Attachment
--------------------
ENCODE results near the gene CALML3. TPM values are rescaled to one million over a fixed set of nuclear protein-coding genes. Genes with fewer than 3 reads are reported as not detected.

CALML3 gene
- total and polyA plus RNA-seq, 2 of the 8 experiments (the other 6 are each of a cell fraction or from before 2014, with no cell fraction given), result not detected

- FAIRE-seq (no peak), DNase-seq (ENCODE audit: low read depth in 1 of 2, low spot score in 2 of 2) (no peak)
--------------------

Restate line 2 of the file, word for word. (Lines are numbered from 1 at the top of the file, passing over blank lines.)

CALML3 gene